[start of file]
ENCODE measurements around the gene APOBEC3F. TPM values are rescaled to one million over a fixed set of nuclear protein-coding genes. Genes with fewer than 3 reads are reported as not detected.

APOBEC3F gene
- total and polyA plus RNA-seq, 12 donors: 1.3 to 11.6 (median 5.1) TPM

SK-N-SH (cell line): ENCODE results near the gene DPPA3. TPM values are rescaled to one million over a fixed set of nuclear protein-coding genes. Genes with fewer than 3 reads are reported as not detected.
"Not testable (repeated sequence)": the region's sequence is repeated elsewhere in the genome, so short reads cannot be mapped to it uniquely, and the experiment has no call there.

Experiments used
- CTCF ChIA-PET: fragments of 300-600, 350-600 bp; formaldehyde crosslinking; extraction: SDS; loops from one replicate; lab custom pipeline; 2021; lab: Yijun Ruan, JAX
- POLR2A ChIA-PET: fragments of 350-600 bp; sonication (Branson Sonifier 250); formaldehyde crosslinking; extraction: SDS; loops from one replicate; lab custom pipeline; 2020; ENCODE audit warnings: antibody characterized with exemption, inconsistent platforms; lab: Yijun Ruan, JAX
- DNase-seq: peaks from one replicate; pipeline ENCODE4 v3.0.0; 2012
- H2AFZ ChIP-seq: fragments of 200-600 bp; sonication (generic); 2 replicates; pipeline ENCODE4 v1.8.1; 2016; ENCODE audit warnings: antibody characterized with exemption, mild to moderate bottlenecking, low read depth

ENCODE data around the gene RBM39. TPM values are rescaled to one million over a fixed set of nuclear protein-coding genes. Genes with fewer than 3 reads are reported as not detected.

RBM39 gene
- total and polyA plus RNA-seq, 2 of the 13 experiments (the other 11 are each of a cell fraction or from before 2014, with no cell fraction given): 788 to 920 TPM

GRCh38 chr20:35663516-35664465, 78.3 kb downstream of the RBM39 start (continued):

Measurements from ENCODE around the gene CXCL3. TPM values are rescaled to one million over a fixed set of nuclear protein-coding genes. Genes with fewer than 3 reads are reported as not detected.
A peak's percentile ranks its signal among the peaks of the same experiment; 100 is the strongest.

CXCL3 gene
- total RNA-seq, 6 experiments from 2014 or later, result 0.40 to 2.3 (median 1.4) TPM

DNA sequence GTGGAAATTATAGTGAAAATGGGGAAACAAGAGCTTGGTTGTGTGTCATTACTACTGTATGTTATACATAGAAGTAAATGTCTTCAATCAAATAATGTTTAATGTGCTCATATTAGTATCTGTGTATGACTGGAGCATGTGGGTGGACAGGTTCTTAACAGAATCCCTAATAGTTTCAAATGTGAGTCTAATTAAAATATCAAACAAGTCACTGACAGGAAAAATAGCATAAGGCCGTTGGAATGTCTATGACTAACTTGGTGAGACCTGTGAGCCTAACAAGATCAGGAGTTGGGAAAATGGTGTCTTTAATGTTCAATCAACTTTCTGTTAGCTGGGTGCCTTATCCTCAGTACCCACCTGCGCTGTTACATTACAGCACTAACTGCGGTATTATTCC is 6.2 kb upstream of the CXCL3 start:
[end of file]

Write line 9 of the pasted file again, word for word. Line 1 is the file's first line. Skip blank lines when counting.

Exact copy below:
- DNase-seq: peaks from one replicate; pipeline ENCODE4 v3.0.0; 2012